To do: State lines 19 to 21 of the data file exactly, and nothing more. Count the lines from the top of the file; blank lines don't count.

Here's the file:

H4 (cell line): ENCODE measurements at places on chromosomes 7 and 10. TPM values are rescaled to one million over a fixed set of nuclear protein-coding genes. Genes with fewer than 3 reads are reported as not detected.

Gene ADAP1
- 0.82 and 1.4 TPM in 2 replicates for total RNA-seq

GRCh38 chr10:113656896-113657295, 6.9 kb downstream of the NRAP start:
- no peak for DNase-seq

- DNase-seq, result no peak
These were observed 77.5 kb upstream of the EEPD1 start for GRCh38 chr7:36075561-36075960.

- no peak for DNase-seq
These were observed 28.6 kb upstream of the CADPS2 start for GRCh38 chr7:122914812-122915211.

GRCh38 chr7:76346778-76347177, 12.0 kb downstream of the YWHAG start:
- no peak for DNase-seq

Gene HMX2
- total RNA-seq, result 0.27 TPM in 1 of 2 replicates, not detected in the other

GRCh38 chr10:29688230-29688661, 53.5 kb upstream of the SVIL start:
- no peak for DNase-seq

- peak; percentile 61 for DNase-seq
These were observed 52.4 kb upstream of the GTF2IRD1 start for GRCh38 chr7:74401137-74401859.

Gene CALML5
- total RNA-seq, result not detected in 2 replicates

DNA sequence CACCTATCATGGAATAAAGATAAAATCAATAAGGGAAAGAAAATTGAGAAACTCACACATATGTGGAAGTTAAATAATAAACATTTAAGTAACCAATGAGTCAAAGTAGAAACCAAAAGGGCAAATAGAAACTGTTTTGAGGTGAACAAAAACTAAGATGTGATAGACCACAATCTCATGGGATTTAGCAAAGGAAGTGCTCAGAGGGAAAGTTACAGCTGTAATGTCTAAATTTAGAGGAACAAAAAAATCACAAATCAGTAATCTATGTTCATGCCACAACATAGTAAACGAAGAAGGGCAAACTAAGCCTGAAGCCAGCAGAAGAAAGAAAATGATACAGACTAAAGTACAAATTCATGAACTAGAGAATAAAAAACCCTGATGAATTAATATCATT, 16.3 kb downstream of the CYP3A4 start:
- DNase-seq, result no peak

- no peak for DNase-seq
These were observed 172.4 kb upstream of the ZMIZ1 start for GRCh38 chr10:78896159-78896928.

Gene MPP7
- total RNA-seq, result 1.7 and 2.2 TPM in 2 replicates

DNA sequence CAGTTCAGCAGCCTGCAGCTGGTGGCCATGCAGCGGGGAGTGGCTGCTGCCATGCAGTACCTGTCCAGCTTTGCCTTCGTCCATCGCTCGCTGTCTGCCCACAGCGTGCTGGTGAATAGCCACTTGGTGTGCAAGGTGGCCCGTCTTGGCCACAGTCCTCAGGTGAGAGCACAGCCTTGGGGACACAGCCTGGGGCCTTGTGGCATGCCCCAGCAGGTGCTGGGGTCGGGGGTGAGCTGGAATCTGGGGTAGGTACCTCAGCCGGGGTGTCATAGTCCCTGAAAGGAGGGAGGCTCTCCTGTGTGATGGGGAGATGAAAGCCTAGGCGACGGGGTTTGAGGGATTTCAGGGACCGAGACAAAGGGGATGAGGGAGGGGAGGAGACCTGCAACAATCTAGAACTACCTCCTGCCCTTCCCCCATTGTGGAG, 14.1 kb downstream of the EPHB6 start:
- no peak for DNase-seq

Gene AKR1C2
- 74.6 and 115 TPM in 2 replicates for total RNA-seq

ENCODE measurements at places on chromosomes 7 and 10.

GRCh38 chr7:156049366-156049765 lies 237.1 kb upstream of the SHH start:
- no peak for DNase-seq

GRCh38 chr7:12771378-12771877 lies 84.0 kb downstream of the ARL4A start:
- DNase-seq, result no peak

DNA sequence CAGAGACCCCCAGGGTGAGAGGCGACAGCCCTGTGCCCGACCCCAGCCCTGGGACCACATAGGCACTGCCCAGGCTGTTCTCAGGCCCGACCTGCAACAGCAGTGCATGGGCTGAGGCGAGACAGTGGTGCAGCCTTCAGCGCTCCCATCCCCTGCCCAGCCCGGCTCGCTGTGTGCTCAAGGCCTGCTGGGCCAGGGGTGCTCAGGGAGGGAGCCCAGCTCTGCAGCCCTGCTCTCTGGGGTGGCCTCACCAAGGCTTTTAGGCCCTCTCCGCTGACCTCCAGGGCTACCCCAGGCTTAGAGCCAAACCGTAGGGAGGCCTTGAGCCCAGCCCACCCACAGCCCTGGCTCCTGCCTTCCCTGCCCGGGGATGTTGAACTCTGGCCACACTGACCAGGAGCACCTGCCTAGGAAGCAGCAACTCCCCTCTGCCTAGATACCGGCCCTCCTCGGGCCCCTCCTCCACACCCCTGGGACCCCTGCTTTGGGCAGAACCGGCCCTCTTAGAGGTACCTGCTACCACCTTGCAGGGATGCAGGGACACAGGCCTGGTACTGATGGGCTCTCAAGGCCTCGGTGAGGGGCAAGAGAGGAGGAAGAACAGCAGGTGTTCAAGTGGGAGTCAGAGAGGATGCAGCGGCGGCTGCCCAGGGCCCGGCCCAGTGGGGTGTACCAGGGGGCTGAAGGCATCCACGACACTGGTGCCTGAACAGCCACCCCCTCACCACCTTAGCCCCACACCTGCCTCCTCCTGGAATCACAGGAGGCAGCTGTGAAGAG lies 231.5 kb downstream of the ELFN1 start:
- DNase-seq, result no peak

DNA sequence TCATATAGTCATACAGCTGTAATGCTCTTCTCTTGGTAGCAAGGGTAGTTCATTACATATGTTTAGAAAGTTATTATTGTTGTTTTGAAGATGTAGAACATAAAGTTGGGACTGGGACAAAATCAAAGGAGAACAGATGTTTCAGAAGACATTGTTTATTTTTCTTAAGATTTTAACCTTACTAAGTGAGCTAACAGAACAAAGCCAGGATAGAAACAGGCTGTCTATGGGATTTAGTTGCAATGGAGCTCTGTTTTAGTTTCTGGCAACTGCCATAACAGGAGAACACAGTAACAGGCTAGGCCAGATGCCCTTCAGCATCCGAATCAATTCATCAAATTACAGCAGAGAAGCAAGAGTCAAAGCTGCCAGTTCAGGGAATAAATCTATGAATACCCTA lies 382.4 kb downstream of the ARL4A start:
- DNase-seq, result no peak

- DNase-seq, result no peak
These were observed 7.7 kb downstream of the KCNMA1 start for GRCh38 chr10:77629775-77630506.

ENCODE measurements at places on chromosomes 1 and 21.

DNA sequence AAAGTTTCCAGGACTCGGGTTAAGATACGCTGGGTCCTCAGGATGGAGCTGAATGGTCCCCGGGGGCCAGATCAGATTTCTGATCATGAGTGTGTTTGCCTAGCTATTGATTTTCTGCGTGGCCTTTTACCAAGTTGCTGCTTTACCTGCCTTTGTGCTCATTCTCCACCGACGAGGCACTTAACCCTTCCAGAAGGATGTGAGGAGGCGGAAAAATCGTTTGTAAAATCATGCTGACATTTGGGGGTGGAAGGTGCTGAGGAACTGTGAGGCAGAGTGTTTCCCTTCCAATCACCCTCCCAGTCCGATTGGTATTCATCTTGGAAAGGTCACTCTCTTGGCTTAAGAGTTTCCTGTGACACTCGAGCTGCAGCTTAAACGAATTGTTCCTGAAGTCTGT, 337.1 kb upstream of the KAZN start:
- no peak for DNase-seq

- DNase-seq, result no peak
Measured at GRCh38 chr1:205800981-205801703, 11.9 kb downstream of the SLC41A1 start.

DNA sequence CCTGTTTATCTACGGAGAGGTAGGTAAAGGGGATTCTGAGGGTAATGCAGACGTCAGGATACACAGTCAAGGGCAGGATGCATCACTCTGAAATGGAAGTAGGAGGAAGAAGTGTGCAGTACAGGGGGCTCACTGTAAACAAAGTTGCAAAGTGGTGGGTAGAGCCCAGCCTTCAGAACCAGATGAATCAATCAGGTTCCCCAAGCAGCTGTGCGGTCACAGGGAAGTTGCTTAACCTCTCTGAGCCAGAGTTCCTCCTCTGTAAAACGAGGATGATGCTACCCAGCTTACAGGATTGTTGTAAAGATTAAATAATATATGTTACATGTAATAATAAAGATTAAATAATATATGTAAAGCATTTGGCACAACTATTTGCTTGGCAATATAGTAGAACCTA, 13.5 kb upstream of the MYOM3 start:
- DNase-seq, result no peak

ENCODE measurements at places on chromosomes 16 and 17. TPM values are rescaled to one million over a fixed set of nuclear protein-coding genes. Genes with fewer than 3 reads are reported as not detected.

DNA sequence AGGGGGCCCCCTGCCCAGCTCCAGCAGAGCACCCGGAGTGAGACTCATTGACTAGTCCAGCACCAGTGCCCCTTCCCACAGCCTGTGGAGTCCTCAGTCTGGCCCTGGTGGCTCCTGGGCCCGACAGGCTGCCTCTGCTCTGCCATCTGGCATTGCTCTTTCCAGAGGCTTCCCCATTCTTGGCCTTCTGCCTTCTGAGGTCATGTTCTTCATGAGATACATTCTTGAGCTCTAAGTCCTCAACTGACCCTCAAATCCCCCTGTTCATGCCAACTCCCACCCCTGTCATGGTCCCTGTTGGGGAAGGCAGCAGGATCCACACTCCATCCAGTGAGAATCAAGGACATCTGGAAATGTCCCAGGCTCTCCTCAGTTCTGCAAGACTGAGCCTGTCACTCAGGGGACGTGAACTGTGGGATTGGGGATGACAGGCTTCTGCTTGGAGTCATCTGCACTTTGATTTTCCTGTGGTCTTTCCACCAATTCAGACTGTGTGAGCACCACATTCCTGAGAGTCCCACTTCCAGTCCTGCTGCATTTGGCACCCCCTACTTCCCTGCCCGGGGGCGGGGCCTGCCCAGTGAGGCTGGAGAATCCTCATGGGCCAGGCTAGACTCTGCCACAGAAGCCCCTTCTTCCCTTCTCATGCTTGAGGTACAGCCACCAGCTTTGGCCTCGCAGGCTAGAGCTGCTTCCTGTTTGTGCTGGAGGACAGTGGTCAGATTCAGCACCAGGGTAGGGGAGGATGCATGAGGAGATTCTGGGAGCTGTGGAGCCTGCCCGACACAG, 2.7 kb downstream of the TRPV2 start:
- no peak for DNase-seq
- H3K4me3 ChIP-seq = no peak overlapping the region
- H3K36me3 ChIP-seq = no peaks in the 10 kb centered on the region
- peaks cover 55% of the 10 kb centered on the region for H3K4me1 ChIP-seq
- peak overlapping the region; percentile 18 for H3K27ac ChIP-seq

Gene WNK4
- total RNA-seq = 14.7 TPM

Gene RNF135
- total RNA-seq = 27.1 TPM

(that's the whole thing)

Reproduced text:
- total RNA-seq, result not detected in 2 replicates

DNA sequence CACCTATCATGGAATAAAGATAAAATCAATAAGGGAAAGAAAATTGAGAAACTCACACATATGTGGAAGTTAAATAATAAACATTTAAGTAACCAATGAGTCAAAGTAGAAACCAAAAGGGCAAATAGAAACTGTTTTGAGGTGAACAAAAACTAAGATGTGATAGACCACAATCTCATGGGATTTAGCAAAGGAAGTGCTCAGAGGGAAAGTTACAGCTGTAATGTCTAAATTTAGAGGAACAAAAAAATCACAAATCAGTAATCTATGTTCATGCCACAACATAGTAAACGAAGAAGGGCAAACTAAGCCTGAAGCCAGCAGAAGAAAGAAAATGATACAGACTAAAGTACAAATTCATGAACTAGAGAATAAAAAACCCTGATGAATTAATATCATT, 16.3 kb downstream of the CYP3A4 start:
- DNase-seq, result no peak